WEDNESDAY AFTERNOON ON BALSAM AVENUE.

by shelby rice

Note: This piece contains mentions of self-harm and imagined death.

i land between the unsullied slip of clouded afternoons that march one after another in settler-lustful jawdrops, each clawing for my attention. the red-tipped cane beside by bed taunts me. at least nightblindness means i can’t see my own wretched form. i cannot face the morning again. i think that the good deeds i do in my dreams should count for something; these days the distinction between what’s written and what’s real is tenable and drawstring-thin, an electric cord wrapped around my neck with the same grassfaced delicacy as a jade-front necklace. my poetry is inscribed on a whiteboard and erased just as soon. my pillows jellyfish beneath my double chin and i cull the peanuts which scatter over my sheets. i am twenty years old and scattering. my grandmother can’t see the scrabble board anymore but still beats me exponentially. aren’t words supposed to be my craft? my strong suit? apparently not, the little wooden squares clack together as i clean up and she opens the refrigerator for the jell-o pudding. i sit in the chair in the corner and feel five again. i am lost in the daze of my grandfather’s friday fish and whipped cream on dessert. i’m not sure he recognizes me most days, but still he clutches my hand and tells me he loves me. something aches just behind my sternum and the chair where my brother sits is painfully empty. the news is on because it’s five thirty and i don’t know if i can process another death on the news. the sick feeling i get when i’m out of my bedroom too long settles comfortably in my stomach. my cane taunts. my phone reads the time out loud; i forgot to turn my screen reader off before leaving home. in the basement the rotary phone rings. my grandma picks it up and i’m left to not think about the sewing machine needle through my spine, the iron hissing on my skin, climbing in the dryer and maybe not getting out. my mother is late to get me. wait, no, i am twenty, not seven, i can leave on my own? can’t i? can i tell them it’s time to go? can i leave my grandmother and grandfather in this tiny house alone? can i clutch them close one last time? can i still see the way they wave through the window as the driveway slopes beneath me and not have the dark curl around my retina? can i slip to see you one last time? can i? can i?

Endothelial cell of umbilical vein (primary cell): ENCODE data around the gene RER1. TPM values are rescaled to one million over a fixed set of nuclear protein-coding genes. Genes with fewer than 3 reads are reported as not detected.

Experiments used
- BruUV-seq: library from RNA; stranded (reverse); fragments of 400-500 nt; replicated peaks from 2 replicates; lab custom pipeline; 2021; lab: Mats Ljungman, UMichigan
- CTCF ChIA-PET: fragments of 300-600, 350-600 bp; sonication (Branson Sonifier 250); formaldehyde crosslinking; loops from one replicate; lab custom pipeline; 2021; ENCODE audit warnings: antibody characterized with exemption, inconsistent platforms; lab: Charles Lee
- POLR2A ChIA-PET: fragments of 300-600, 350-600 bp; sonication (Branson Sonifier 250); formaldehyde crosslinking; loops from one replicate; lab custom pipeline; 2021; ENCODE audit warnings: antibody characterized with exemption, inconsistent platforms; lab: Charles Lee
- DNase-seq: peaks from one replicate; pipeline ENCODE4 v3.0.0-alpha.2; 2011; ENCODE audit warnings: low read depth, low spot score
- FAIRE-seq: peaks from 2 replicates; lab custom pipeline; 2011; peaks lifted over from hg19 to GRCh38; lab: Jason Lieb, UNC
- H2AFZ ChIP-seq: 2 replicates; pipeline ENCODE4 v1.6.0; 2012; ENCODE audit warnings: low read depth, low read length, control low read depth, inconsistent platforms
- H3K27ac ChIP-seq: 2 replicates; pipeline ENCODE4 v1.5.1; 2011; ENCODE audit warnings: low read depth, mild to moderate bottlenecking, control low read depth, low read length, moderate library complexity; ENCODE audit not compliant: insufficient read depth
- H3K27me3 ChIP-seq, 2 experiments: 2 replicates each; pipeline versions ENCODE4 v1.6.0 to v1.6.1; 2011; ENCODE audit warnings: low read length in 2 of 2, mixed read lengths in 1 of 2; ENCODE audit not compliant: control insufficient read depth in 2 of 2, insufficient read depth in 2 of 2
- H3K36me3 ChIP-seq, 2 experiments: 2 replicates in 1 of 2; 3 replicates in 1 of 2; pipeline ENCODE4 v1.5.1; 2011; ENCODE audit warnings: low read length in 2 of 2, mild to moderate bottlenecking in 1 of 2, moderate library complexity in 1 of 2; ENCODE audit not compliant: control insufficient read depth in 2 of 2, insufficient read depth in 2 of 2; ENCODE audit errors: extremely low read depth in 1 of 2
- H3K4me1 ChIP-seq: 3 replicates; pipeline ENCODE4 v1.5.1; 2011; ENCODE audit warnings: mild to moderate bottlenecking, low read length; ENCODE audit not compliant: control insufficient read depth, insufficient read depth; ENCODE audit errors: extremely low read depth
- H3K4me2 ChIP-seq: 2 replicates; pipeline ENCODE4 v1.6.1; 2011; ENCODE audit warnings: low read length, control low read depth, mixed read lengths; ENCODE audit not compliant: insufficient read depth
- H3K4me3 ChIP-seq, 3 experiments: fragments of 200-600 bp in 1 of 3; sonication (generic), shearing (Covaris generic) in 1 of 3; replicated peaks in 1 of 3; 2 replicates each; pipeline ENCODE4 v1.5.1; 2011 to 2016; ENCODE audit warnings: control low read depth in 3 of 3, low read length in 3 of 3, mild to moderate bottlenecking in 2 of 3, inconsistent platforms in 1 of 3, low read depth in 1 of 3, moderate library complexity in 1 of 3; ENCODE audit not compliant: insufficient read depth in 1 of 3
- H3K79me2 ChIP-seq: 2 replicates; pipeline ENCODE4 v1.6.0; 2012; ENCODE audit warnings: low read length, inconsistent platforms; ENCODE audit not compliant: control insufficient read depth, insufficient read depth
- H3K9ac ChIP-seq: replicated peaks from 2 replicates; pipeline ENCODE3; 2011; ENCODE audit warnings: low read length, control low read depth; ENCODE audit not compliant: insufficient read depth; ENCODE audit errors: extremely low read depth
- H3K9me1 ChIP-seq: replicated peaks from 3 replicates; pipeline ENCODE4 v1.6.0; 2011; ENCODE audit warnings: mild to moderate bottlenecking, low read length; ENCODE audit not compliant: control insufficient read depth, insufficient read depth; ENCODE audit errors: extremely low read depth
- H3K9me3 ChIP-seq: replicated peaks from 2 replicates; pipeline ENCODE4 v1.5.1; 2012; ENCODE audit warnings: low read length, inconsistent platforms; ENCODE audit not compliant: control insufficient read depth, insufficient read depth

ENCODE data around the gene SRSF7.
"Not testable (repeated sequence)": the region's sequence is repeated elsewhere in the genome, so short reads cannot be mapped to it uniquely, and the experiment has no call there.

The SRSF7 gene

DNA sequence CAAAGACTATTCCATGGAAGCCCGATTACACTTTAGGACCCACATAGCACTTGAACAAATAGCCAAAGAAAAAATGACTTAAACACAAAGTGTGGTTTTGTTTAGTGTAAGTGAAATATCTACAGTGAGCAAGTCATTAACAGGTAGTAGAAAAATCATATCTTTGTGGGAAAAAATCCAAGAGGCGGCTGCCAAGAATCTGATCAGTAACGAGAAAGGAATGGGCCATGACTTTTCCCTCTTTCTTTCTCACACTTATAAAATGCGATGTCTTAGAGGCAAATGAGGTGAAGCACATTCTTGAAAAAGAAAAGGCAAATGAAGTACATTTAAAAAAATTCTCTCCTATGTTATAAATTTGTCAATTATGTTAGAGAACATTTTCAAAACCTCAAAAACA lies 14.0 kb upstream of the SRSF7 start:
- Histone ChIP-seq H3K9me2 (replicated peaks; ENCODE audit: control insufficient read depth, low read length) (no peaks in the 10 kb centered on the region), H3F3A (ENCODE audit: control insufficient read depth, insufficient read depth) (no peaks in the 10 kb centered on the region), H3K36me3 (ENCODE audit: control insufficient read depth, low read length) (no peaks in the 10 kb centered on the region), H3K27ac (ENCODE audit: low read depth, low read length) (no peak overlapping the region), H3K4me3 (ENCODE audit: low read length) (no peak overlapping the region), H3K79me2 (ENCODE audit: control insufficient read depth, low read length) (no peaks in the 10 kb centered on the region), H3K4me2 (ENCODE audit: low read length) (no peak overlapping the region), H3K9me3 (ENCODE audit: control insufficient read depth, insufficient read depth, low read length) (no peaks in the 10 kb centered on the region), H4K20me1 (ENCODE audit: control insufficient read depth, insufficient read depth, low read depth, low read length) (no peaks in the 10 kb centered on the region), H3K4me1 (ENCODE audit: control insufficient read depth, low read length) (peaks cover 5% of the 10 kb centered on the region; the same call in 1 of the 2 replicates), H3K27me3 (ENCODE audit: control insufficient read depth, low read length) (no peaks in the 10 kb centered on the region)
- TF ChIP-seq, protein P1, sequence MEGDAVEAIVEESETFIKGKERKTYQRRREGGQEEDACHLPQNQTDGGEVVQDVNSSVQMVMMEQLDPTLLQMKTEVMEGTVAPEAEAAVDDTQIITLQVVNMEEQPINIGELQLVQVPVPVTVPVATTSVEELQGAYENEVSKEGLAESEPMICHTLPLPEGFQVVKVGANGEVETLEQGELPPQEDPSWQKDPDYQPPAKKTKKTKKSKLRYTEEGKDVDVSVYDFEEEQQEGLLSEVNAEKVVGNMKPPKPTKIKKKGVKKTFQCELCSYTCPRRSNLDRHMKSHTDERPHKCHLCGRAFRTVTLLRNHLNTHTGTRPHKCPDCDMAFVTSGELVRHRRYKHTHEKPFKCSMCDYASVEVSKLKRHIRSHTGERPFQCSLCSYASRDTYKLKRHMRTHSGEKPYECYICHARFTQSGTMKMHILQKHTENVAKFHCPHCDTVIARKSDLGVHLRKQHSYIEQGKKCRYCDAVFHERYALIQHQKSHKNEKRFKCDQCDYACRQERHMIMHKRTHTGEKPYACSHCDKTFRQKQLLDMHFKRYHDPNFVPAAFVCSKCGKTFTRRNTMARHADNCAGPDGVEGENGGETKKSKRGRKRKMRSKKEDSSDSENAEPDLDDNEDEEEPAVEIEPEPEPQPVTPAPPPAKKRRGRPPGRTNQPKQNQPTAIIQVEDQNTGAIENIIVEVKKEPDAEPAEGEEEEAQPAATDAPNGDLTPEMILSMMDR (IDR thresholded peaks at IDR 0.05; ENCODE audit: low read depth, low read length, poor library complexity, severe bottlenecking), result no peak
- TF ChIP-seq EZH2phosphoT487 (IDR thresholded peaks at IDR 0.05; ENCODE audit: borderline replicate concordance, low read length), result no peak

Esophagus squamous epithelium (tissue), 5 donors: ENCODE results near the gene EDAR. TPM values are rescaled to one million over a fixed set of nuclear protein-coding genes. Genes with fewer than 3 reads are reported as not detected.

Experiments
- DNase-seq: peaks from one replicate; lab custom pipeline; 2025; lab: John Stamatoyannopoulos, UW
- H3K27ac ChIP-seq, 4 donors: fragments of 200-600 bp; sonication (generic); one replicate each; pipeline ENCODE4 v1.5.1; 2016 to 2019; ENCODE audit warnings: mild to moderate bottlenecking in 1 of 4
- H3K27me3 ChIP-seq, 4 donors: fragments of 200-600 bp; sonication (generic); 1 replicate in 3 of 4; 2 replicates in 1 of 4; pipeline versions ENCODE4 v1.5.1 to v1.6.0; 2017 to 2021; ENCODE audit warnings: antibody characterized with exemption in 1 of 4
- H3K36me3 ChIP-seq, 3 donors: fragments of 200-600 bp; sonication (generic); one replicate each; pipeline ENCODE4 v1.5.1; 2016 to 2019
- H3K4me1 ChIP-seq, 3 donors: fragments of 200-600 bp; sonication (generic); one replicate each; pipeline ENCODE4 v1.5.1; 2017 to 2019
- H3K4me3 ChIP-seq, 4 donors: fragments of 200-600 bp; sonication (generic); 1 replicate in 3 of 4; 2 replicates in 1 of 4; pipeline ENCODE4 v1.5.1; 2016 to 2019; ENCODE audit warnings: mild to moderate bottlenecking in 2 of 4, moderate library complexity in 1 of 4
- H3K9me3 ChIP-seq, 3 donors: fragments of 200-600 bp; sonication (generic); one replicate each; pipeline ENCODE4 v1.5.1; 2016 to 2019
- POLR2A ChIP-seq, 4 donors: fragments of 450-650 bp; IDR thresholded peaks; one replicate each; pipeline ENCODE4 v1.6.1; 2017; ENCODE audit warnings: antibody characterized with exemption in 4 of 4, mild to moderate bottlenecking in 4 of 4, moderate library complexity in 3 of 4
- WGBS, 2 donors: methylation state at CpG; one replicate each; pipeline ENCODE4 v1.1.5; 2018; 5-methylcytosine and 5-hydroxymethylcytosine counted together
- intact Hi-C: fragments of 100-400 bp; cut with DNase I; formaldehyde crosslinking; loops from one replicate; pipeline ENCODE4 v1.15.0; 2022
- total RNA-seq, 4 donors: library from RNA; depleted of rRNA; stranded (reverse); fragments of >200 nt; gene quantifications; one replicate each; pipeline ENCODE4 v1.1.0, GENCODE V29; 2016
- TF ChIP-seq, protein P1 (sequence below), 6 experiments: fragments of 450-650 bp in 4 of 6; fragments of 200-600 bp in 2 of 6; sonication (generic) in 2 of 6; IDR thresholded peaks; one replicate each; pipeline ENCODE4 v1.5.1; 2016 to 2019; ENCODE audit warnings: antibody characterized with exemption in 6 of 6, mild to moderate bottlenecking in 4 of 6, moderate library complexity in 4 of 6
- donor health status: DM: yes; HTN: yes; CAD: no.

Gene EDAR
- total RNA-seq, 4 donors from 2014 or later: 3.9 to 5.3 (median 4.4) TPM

Image credit: Anne Nygård